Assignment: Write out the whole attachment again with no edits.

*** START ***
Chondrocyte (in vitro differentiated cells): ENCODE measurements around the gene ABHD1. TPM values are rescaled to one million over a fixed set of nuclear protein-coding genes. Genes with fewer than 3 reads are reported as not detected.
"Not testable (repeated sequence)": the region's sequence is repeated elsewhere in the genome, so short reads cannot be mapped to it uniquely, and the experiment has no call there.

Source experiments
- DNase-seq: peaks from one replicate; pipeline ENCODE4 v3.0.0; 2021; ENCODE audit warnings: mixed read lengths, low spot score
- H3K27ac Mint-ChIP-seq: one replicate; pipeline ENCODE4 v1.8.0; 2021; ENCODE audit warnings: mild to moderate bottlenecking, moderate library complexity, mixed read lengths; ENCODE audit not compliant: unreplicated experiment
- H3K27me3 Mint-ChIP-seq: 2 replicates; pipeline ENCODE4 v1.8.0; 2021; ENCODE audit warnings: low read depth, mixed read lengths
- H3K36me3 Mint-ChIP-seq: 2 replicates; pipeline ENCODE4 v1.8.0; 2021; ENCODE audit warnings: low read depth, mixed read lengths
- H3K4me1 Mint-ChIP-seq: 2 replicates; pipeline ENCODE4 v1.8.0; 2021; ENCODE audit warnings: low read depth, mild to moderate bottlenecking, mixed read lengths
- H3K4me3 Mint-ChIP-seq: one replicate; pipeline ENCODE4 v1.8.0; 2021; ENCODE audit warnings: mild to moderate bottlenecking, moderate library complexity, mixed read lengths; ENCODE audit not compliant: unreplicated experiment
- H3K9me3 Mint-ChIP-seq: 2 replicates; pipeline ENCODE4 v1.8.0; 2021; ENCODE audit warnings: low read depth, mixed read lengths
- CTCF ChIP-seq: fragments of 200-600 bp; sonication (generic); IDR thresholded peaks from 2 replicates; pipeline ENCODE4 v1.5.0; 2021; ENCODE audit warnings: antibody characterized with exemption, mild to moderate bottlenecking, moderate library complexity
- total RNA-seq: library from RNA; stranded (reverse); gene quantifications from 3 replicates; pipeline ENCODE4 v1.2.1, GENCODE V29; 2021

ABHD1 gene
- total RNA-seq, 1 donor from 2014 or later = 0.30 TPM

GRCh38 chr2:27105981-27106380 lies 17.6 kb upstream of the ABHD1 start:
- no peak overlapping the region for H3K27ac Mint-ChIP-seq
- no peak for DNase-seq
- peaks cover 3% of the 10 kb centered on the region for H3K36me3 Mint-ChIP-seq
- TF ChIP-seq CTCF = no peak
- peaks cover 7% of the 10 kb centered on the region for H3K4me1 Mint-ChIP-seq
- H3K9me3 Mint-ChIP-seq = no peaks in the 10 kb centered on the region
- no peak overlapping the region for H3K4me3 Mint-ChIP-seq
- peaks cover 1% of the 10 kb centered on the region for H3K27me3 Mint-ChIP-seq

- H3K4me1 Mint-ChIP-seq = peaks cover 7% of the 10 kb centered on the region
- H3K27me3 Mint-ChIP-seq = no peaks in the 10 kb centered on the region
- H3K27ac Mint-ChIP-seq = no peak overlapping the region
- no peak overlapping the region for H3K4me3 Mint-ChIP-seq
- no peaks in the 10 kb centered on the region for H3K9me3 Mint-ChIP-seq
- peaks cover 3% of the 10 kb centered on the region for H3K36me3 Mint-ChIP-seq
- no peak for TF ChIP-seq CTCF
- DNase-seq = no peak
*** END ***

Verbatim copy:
Chondrocyte (in vitro differentiated cells): ENCODE measurements around the gene ABHD1. TPM values are rescaled to one million over a fixed set of nuclear protein-coding genes. Genes with fewer than 3 reads are reported as not detected.
"Not testable (repeated sequence)": the region's sequence is repeated elsewhere in the genome, so short reads cannot be mapped to it uniquely, and the experiment has no call there.

Source experiments
- DNase-seq: peaks from one replicate; pipeline ENCODE4 v3.0.0; 2021; ENCODE audit warnings: mixed read lengths, low spot score
- H3K27ac Mint-ChIP-seq: one replicate; pipeline ENCODE4 v1.8.0; 2021; ENCODE audit warnings: mild to moderate bottlenecking, moderate library complexity, mixed read lengths; ENCODE audit not compliant: unreplicated experiment
- H3K27me3 Mint-ChIP-seq: 2 replicates; pipeline ENCODE4 v1.8.0; 2021; ENCODE audit warnings: low read depth, mixed read lengths
- H3K36me3 Mint-ChIP-seq: 2 replicates; pipeline ENCODE4 v1.8.0; 2021; ENCODE audit warnings: low read depth, mixed read lengths
- H3K4me1 Mint-ChIP-seq: 2 replicates; pipeline ENCODE4 v1.8.0; 2021; ENCODE audit warnings: low read depth, mild to moderate bottlenecking, mixed read lengths
- H3K4me3 Mint-ChIP-seq: one replicate; pipeline ENCODE4 v1.8.0; 2021; ENCODE audit warnings: mild to moderate bottlenecking, moderate library complexity, mixed read lengths; ENCODE audit not compliant: unreplicated experiment
- H3K9me3 Mint-ChIP-seq: 2 replicates; pipeline ENCODE4 v1.8.0; 2021; ENCODE audit warnings: low read depth, mixed read lengths
- CTCF ChIP-seq: fragments of 200-600 bp; sonication (generic); IDR thresholded peaks from 2 replicates; pipeline ENCODE4 v1.5.0; 2021; ENCODE audit warnings: antibody characterized with exemption, mild to moderate bottlenecking, moderate library complexity
- total RNA-seq: library from RNA; stranded (reverse); gene quantifications from 3 replicates; pipeline ENCODE4 v1.2.1, GENCODE V29; 2021

ABHD1 gene
- total RNA-seq, 1 donor from 2014 or later = 0.30 TPM

GRCh38 chr2:27105981-27106380 lies 17.6 kb upstream of the ABHD1 start:
- no peak overlapping the region for H3K27ac Mint-ChIP-seq
- no peak for DNase-seq
- peaks cover 3% of the 10 kb centered on the region for H3K36me3 Mint-ChIP-seq
- TF ChIP-seq CTCF = no peak
- peaks cover 7% of the 10 kb centered on the region for H3K4me1 Mint-ChIP-seq
- H3K9me3 Mint-ChIP-seq = no peaks in the 10 kb centered on the region
- no peak overlapping the region for H3K4me3 Mint-ChIP-seq
- peaks cover 1% of the 10 kb centered on the region for H3K27me3 Mint-ChIP-seq

- H3K4me1 Mint-ChIP-seq = peaks cover 7% of the 10 kb centered on the region
- H3K27me3 Mint-ChIP-seq = no peaks in the 10 kb centered on the region
- H3K27ac Mint-ChIP-seq = no peak overlapping the region
- no peak overlapping the region for H3K4me3 Mint-ChIP-seq
- no peaks in the 10 kb centered on the region for H3K9me3 Mint-ChIP-seq
- peaks cover 3% of the 10 kb centered on the region for H3K36me3 Mint-ChIP-seq
- no peak for TF ChIP-seq CTCF
- DNase-seq = no peak